We were inspired by our university experience from the nights we were hungry but were tired of eating fast food. We just wanted some home-cooked food but we only had random ingredients lying around our kitchen and we’re not really great chefs. As such, we decided to develop this app in which the user takes a picture of ingredients they have lying around and the app returns to them a list of recipes that they can make using their foods.
What it does
This is a native mobile camera app that allows the user to take a photo of ingredients and returns to the user a list of recipes that can be made using the foods detected in the user's photo. The recipes contain names, images, a description, ingredients, directions and nutritional information.
How I built it
The front-end of the mobile app was created on React Native and developed on Expo, so it can be deployed on both IOS and Android devices. It uses expo-camera to take a picture of ingredients and sends this picture using our Google Cloud server to our TensorFlow model created using the Tensorflow Object Detection API. We trained close to 12 ingredients using over 500 images in our model. It then returns a list of foods detected in the given picture and we use our custom python scripts to parse a Kaggle dataset and extract recipes that contain the foods detected. We then take the recipes and their information and put them in a JSON file which is sent back to the front-end app using Flask serving a REST API which is hosted on Google Cloud. The app then lists the relevant recipes for the user to scroll through and pick their choice.
Challenges I ran into
It was a really big challenge to train the model with enough pictures so that it could recognize multiple images in the same photo. Labelling each picture is very tedious and time-consuming. It also took us a long time to get the Google Cloud server up and running as we have never worked with it before. Many issues arose with the app.yaml file and understanding what to put in it and how to use it. There were also a lot of dependency issues with React Native and we had to configure the versions we were using successfully. We also had trouble when it came to navigating from the camera page to the loading screen. In theory, it should have been easy, but until we implemented the Stack Navigator, we failed miserably.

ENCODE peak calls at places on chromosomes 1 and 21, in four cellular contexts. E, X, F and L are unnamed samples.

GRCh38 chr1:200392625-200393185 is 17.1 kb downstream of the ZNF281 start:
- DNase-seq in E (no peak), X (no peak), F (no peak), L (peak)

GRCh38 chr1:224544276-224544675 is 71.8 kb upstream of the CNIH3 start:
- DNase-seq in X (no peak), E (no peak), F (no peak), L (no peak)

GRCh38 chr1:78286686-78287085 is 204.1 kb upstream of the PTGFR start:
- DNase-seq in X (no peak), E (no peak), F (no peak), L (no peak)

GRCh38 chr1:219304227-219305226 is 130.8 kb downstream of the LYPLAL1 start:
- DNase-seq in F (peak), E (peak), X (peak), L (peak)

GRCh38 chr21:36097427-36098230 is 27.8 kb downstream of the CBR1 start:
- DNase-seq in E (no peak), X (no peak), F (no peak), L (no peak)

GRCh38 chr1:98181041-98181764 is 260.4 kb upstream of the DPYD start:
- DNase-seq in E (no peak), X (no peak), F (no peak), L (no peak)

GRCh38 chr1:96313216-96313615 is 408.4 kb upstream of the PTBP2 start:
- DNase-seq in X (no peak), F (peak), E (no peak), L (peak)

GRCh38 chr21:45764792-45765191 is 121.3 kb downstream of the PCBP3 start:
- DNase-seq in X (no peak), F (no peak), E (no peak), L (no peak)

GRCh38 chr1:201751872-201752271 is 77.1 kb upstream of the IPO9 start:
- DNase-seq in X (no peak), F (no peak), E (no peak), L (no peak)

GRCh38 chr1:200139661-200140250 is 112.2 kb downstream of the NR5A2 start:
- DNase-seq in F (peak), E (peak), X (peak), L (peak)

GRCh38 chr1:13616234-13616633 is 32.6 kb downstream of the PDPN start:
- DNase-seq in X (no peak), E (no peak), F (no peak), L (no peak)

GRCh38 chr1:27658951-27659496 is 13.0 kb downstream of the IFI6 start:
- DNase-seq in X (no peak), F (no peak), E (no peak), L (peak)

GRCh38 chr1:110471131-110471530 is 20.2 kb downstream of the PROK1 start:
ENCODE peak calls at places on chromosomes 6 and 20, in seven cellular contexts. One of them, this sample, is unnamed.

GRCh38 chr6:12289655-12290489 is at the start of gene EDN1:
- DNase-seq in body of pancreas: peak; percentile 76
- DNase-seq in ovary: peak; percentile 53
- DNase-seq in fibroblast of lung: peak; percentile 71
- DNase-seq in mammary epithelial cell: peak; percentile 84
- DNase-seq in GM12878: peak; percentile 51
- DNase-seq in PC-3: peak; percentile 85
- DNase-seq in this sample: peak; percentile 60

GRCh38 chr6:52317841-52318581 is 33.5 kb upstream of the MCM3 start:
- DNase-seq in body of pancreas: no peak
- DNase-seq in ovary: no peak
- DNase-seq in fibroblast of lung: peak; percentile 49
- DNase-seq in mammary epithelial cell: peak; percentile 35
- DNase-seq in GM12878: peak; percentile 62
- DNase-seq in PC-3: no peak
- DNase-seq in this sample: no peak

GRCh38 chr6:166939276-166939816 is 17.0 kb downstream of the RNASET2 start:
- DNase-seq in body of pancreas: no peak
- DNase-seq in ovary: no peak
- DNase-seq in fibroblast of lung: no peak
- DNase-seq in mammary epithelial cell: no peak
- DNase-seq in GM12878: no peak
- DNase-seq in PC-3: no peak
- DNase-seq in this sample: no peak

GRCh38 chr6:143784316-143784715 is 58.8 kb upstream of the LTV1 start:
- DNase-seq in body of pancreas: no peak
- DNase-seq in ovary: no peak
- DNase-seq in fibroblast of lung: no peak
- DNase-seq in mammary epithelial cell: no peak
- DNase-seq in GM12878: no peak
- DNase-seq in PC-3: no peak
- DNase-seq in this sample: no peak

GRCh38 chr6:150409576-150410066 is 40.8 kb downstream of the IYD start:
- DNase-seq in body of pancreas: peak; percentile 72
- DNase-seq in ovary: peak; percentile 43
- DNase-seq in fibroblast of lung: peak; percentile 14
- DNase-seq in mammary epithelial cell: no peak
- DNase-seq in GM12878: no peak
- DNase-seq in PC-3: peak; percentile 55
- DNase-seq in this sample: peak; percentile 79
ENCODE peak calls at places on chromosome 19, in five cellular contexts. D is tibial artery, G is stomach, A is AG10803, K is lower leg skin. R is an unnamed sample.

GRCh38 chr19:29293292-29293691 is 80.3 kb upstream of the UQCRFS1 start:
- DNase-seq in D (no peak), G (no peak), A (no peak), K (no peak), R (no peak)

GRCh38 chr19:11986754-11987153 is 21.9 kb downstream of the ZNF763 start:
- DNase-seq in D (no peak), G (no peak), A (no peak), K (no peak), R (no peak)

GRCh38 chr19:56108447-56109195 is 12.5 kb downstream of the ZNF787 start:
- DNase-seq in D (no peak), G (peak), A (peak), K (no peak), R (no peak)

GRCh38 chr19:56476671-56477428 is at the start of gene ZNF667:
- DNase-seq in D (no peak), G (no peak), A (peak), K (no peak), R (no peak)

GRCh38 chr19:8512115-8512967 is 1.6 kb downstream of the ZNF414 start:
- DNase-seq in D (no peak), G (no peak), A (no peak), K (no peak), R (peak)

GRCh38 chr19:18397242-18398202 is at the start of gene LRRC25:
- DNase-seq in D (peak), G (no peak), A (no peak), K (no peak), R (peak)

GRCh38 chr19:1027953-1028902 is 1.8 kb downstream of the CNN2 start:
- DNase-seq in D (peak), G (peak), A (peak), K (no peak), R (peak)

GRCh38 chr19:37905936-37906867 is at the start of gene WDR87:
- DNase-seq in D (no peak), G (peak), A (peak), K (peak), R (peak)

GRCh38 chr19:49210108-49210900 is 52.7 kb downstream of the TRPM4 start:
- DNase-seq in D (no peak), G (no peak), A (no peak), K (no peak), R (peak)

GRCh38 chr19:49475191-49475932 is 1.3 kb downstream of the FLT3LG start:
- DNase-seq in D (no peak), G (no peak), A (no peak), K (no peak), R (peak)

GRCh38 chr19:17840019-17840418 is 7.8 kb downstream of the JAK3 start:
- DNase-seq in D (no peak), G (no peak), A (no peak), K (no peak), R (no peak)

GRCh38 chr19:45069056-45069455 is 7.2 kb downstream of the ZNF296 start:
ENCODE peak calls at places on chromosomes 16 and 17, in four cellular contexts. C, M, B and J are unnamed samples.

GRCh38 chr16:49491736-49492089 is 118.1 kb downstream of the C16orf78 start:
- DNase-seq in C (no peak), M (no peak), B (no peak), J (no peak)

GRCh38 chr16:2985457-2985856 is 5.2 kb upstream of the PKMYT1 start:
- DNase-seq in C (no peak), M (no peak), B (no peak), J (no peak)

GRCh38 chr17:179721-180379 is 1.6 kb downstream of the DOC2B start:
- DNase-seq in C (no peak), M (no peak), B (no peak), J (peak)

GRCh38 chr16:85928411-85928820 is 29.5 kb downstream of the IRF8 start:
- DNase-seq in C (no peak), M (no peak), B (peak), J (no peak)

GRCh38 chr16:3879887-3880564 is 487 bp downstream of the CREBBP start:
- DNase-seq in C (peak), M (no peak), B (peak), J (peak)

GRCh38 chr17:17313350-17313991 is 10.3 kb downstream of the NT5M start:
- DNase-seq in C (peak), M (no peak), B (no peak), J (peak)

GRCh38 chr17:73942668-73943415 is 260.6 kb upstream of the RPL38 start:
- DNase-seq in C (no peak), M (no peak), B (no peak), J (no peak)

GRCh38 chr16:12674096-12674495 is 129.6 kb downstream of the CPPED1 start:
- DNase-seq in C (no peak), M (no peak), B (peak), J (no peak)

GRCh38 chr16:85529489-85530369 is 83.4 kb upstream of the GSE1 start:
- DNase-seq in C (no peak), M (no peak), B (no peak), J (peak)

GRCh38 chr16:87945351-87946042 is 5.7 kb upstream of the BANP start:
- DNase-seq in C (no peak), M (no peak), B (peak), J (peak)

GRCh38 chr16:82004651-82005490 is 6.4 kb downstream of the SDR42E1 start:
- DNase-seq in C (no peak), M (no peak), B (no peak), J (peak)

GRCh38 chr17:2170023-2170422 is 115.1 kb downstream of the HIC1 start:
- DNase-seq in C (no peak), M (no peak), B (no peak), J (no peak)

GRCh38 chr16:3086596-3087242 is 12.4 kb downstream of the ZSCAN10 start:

Accomplishments that I'm proud of
We are very proud that we were able to successfully develop and deploy a full-stack application that combines both the server-side and the client-side to create a great overall user experience. We are so happy and proud of ourselves for being able to complete a project of this magnitude within 36 hours. Specifically, we were excited when we were finally able to connect the front-end and the back-end using our Google Cloud server. Getting the TensorFlow model to actually work was also a great success for us.
What I learned
We learned many new technologies in both front-end and back-end development. We learned to use React Native, specifically the Expo Client, JSX, React Navigation and how to navigate JSON data in React Native. For example, it took a few hours just to overload the back button in the header, a seemingly simple task. We also learned to web-scrape using Beautiful soup, how to parse a Kaggle Dataset, and how to deploy our data onto a Google Cloud server to be used in the frontend. We also learned how to use Flask to serve a REST API. Furthermore, we learned to use the Tensorflow Object Detection API and how to train TensorFlow models.
What's next for QuickRecipez
We hope to continue working on this app and one day deploy it on the AppStore and PlayStore. We considered possibly using one of the widely available Food Recognition APIs such as ClarifAI, LogMeal, and Bite. However, these models are very limited and hidden to us, which would provide very little flexibility. Hence, our first step would be to cultivate an image classification model that can detect up to 100 foods to be able to serve the public. We would also need to significantly improve the UI and UX and consider switching to a cheaper cloud platform.